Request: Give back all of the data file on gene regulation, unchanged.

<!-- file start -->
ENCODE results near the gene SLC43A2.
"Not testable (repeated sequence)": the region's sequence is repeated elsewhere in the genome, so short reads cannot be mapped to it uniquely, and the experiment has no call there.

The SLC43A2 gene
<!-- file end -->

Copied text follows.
ENCODE results near the gene SLC43A2.
"Not testable (repeated sequence)": the region's sequence is repeated elsewhere in the genome, so short reads cannot be mapped to it uniquely, and the experiment has no call there.

The SLC43A2 gene